The movie that made you cool just by mentioning it back in the day is finally available on Netflix Instant, bringing with it the answer to the question we've been afraid to ask: Does it hold up after (gulp) 23-or-so years? Of course it doesn't -- how could it? Heathers seems almost embarrassingly tame and oddly flip today, but back in the late '80s, this was the teen movie to see (if you could find it), a witty and wicked satire on high school hierarchy featuring young Veronica Sawyer (Winona Ryder, sexy and gorgeous and already a movie star) hooking up with the rebellious (and psychotic) J.D. (Christian Slater, delivering his one truly great performance/Jack Nicholson impersonation) to rid their school of its bitchy matriarchs: a trio of she-devils all named Heather (one of which is played by a perfectly cast Shannen Doherty). Even though time has been most decidedly unkind to the Heathers, try to watch it out of any contemporary context and you're in store for at least a nostalgic treat, albeit one that might now be a little hard to swallow ("Corn nuts!"). Also, ten points to you if you owned a "BIG FUN" T-shirt -- and ten more points if you made it yourself.
Those who doubted that director Larry Clark could paint a more harrowing portrait of teenage debauchery (and cruelty) than Kids were soon slapped in the face with Bully, a rough and tumble true-crime account of a group of hopelessly stupid and naive Florida young 'uns who like to smoke, drink, do drugs and have sex plotting to murder their unofficial ringleader, a manipulative and abusive future Death Row prisoner in the making (Nick Stahl). The entire cast, including Brad Renfro, Bijou Phillips, Rachel Miner, Michael Pitt and Kids star Leo Fitzpatrick, is excellent, which makes this relentlessly mean-spirited tale even more depressing -- why do so many young actors need the most subversive material possible to truly showcase their acting chops? Anyway, if you can stomach it, Bully is great filmmaking -- raw, uncompromising and practically pulsating with a sense that it could maybe just explode at any secondâ€š and take you with it. Sure, Clark may go a little too far sometimes (the candle wax during the Phillips-Pitt sex scene seems not only gratuitous but unrealistic for such relatively unimaginative white trash characters), but then again, so did these kids.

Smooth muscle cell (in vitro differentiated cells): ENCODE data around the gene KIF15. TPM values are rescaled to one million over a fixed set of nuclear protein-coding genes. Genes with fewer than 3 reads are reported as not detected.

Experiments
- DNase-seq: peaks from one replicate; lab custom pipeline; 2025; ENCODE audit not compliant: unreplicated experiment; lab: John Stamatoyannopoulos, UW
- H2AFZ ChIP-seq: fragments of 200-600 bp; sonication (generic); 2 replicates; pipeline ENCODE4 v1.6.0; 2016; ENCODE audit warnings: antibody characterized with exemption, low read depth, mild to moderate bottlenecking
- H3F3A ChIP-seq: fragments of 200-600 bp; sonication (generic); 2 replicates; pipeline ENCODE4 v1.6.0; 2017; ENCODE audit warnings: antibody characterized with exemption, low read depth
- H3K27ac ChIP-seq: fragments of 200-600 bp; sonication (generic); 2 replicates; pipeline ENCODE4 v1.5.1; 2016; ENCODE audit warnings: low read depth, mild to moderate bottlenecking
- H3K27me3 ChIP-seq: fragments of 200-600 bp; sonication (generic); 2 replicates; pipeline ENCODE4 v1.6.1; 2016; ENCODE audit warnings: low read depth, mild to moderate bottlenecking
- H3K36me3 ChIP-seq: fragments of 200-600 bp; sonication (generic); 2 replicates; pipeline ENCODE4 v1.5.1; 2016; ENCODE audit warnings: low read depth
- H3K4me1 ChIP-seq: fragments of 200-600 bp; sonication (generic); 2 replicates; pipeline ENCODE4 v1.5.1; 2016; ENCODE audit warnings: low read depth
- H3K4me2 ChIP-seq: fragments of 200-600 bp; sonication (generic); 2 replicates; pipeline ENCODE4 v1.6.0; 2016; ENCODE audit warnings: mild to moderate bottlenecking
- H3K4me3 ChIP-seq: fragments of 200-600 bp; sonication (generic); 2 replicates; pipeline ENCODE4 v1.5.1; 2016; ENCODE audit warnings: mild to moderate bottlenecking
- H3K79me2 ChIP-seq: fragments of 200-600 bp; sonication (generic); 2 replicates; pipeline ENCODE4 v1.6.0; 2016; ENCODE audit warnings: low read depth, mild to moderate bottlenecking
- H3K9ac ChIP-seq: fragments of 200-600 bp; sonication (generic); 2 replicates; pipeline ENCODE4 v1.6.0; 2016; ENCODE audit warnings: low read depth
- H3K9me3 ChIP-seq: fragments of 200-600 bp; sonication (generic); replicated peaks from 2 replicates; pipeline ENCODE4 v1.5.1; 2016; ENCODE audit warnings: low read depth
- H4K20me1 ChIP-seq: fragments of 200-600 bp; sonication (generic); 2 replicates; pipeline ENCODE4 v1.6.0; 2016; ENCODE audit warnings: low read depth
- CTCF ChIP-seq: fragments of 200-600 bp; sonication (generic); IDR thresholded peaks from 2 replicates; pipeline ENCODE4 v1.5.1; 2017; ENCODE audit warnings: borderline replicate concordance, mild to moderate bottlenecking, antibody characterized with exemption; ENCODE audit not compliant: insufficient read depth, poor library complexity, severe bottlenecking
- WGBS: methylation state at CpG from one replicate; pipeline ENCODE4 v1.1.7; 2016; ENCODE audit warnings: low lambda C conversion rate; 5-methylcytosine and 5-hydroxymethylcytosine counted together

Another true-crime account of murderous teens, though director Peter Jackson takes a more whimsical approach to the material with this dark flight of fancy chronicling the obsessive relationship between two teenagers, Pauline Parker and Juliet Hulme (Melanie Lynskey and Kate Winslet, both making their film debuts), in 1950s New Zealand. The two girls share an immersive fantasy life with distinct sexual undertones, a unique and sensual bond that prompts their parents to separate them -- and leads to the brutal murder of Parker's mother (Sarah Peirse). Jackson's mischievous and playful style (really, some of the art direction and creature work here serves as a warm-up to the stunning visuals of his Lord of the Rings movies) actually makes the story more ominous and dreadfulâ€š and the climactic murder scene is one of the most disturbing moments of '90s cinema. Both of the girls are excellent, though Winslet's more flamboyant performance in playing the more histrionic character unfortunately overshadows Lynskey's brilliantly subtle work -- and led to her getting the much more lucrative film career.
"Why won't you play with us?" This creepy French flick serves as a text book how-to for "simple but effective" horror filmmaking with its tale of a young couple (Olivia Bonamy and Michael Cohen) who move from France to a remote country house in Romania, where they're almost immediately terrorized by a group of hooded strangers causing all sorts of mischief that soon turns deadly. The ruffians end up being a bunch of kids between the ages of 10 and 15 -- which, of course, makes the whole situation even more puzzling and frightening. There's not much to Them (or Ils, as it's called in its native country), but there doesn't need to be -- the film is little more than an exercise in creating and maintaining tension, which it does perfectly. It's also brutally violent, as only contemporary French horror films can be -- if you prefer a more watered-down version (and one without subtitles), you could watch The Strangers, the American sort-of remake starring Liv Tyler and Scott Speedmanâ€š but as that movie really ain't so hot, we recommend you go hard and French with this nasty little yarn.
You didn't think we wouldn't include a Gregg Araki movie in this feature, did you? The Doom Generation tells the wild and weird tale of sexy Amy Blue (Rose McGowan) and her dum-dum boyfriend, Jordan White (James Duval), two teenage lovers who hit a downward spiral of sex, drugs and ultraviolence after they pick up a handsome drifter named Xavier Red (Johnathan Schaech). As you can see from the names of the characters, Araki's earlier work didn't quite have the subtlety and finesse of his later films like Mysterious Skin, though The Doom Generation doesn't really call for restraint -- this is a no-holds-barred portrait of disaffected American youth, filled with stunning visuals and some truly disturbing moments, all bursting forth from Araki's unhinged imagination. For the record, Doom probably qualifies as one of his lesser works, but even so-so Araki is a hundred times more exciting and thought-provoking than most of the crap that passed for '90s indie cinema. This is the second in Araki's Teenage Apocalypse Trilogy, following Totally Fu**ed Up (another decidedly unsubtle piece) and preceding our personal favorite, Nowhere.